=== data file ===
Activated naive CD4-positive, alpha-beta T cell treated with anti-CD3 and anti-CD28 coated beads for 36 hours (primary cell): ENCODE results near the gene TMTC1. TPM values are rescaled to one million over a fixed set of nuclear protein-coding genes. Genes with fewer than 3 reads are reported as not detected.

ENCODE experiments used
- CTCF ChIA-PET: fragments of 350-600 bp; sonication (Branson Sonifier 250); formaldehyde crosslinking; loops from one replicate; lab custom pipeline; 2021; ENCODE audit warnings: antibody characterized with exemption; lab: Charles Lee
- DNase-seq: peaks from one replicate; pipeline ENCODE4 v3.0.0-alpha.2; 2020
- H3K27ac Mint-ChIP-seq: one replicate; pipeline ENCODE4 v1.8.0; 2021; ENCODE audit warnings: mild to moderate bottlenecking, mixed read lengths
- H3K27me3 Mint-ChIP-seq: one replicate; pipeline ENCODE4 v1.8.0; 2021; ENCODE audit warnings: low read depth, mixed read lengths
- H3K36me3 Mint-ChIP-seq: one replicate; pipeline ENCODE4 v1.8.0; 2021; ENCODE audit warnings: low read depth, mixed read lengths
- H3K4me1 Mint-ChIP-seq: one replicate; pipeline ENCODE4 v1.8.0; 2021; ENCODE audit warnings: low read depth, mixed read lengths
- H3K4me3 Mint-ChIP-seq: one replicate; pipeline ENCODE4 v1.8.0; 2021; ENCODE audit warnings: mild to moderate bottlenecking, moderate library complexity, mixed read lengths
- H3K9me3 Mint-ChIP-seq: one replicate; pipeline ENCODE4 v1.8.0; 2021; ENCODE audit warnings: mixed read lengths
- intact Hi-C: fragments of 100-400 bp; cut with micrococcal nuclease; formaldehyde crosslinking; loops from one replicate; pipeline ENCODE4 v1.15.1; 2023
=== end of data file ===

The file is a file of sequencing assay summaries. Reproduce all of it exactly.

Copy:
Activated naive CD4-positive, alpha-beta T cell treated with anti-CD3 and anti-CD28 coated beads for 36 hours (primary cell): ENCODE results near the gene TMTC1. TPM values are rescaled to one million over a fixed set of nuclear protein-coding genes. Genes with fewer than 3 reads are reported as not detected.

ENCODE experiments used
- CTCF ChIA-PET: fragments of 350-600 bp; sonication (Branson Sonifier 250); formaldehyde crosslinking; loops from one replicate; lab custom pipeline; 2021; ENCODE audit warnings: antibody characterized with exemption; lab: Charles Lee
- DNase-seq: peaks from one replicate; pipeline ENCODE4 v3.0.0-alpha.2; 2020
- H3K27ac Mint-ChIP-seq: one replicate; pipeline ENCODE4 v1.8.0; 2021; ENCODE audit warnings: mild to moderate bottlenecking, mixed read lengths
- H3K27me3 Mint-ChIP-seq: one replicate; pipeline ENCODE4 v1.8.0; 2021; ENCODE audit warnings: low read depth, mixed read lengths
- H3K36me3 Mint-ChIP-seq: one replicate; pipeline ENCODE4 v1.8.0; 2021; ENCODE audit warnings: low read depth, mixed read lengths
- H3K4me1 Mint-ChIP-seq: one replicate; pipeline ENCODE4 v1.8.0; 2021; ENCODE audit warnings: low read depth, mixed read lengths
- H3K4me3 Mint-ChIP-seq: one replicate; pipeline ENCODE4 v1.8.0; 2021; ENCODE audit warnings: mild to moderate bottlenecking, moderate library complexity, mixed read lengths
- H3K9me3 Mint-ChIP-seq: one replicate; pipeline ENCODE4 v1.8.0; 2021; ENCODE audit warnings: mixed read lengths
- intact Hi-C: fragments of 100-400 bp; cut with micrococcal nuclease; formaldehyde crosslinking; loops from one replicate; pipeline ENCODE4 v1.15.1; 2023